It is interesting to see a person conditioned by their environment, blissfully unaware of what is taking place, and yet being _24A4832molded accordingly.  The simple Pavlovian theory seems to have had an influence on the snarky and the compliant offspring, knowingly and unknowingly.  Do you recall the first time someone complimented you?  Do you remember your reaction and feelings during those memories?  In some youthful experiences one only tastes the dust of the desert and the lack of kinetics in the vacuum-like tube, called home where one eats, and sleeps during the transition from the other competitive world that defines identity.  My home was for a meal here and there and more about it being a tent in between my next carnival or extravaganza.

Interpreting social skills and life was not part of my Wyoming upbringing.  Validation came in various flavors and most of which are no longer socially acceptable in this high density concrete jungle called Los Angeles.  So, one asks, who and what evolves when there is very little attention and esteem building tools.  How does one etch out some form of cornerstone for an architectural need called identity?  When discernment is not even part of the landscape of logic, then one takes a scrap here and a scrap there to try a put together some architecture that looks and feels like a poorly designed jungle gym.  But, if you try and condemn or insult the naïve pride in such a jungle gym, look out as the wrath of hell may visit you with passionate and cathartic rage.  That cathartic reaction would often be acknowledged with a nod of the head of an older local, or an Atta boy from a middle aged mentor.  You see, mentors are relative aren’t they.  Mentors in the desert are different than mentors in the city, and both have good and bad, deep and shallow mentors.  However, in the desert, the choice is very limited and what you get may be your only choice in a few decades.  It is sad to see a grown man still in need of mentoring but often so well defined that moving back to the GO space in a vulnerable state might cause destruction and violence.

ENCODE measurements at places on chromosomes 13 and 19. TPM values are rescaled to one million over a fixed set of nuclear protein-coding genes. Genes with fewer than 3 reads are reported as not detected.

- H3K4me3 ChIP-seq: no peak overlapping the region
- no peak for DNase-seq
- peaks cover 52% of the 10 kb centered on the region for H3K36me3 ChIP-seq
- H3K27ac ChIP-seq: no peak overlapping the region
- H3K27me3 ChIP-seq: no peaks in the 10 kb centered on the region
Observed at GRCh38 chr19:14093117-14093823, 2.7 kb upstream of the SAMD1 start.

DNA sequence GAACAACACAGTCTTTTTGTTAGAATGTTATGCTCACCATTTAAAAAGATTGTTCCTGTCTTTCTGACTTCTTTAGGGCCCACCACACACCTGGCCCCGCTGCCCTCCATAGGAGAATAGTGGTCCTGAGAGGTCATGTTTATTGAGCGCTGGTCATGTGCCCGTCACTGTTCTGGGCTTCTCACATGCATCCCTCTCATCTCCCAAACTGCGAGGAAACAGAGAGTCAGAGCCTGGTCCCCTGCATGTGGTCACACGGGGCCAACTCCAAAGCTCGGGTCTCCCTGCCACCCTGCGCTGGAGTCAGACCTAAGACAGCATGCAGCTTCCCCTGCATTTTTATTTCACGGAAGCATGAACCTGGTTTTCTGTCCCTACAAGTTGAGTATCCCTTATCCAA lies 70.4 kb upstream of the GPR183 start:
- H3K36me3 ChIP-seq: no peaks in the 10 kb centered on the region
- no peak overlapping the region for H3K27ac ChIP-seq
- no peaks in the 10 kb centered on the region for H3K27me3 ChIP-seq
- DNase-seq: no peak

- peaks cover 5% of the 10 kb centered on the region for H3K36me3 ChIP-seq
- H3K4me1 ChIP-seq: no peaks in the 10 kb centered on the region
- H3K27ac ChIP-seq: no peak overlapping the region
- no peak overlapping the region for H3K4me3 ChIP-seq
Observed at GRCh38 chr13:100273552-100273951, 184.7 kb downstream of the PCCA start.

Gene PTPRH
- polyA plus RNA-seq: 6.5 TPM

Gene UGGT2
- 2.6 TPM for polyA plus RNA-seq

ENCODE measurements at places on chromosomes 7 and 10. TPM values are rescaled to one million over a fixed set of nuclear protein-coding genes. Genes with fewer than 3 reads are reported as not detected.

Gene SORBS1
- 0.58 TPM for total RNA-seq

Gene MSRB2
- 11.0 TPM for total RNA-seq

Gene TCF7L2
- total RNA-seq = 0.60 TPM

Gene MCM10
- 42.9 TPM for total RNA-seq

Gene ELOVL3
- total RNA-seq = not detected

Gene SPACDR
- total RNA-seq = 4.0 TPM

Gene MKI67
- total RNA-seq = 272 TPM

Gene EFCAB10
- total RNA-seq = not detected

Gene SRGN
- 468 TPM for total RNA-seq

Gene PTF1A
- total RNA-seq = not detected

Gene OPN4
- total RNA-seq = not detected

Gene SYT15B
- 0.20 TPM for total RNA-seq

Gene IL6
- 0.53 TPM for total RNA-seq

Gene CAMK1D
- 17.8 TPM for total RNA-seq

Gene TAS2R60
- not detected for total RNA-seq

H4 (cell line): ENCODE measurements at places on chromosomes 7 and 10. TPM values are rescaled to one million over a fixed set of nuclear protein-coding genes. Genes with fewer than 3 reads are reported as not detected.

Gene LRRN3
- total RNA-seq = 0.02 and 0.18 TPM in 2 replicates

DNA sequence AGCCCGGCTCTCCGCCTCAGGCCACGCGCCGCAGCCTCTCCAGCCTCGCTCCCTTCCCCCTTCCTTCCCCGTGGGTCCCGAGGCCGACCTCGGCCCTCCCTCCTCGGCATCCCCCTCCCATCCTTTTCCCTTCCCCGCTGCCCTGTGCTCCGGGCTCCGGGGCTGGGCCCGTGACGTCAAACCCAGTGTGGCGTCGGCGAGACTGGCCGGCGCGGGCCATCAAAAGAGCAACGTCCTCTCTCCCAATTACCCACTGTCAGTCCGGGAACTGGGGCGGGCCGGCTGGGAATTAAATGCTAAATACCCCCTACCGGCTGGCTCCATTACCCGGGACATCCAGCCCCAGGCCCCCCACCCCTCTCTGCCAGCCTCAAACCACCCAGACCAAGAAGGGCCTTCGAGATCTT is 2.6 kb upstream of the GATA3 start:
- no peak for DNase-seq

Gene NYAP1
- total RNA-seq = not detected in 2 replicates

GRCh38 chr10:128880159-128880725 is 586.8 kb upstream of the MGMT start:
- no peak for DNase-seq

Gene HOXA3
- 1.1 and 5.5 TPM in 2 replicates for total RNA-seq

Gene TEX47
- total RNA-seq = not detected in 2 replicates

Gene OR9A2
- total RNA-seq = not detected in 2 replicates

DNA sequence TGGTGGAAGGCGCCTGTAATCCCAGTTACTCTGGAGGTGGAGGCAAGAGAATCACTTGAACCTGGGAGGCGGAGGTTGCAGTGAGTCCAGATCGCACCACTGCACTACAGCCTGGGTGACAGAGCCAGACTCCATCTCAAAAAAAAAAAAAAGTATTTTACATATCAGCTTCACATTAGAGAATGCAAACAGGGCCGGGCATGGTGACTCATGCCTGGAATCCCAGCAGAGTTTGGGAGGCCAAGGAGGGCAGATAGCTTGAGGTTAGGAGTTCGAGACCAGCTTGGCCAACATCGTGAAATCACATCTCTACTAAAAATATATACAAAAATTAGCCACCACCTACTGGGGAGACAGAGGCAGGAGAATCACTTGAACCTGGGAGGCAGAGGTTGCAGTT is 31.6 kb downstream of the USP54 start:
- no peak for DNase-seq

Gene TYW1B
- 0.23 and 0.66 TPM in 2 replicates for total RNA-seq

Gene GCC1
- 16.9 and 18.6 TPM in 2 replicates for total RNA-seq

I can remember playing basketball for Sunnyside elementary school and when I was in 5th and 6th grade I had spent hours in the evening just being a gym rat watching the Rawlins High School Varsity Basketball Team practice with Coach Gene Hitner.  These long hours in the gym every night was another form of denial and escape.  I had memorized all of their plays and would call them out and teach my 6th grade coach how to run them.  I was proud of that knowledge but no one else seemed too impressed even though they had no contribution to make.  I can remember shooting the old stride shot and dribbling behind my back like Bob Cousy of the Boston Celtics but no one said much about that.  I remember one of the high school players I used to watch practice was Ron Holloway and he seemed like he could be a mentor.  And, when I would get mad in a game, I would get aggressive and score most of my points during these little games.  My anger bubbled over and sometimes meant crying in rage as I dribbled down the court.  During one of those games, my mentor, Ron told me my shooting form was perfect and man did I have a hair trigger temper.  He smiled and slapped me on the back of the head and I knew this was applause due to my steeped acumen in life and my inherent talent for reading social skills.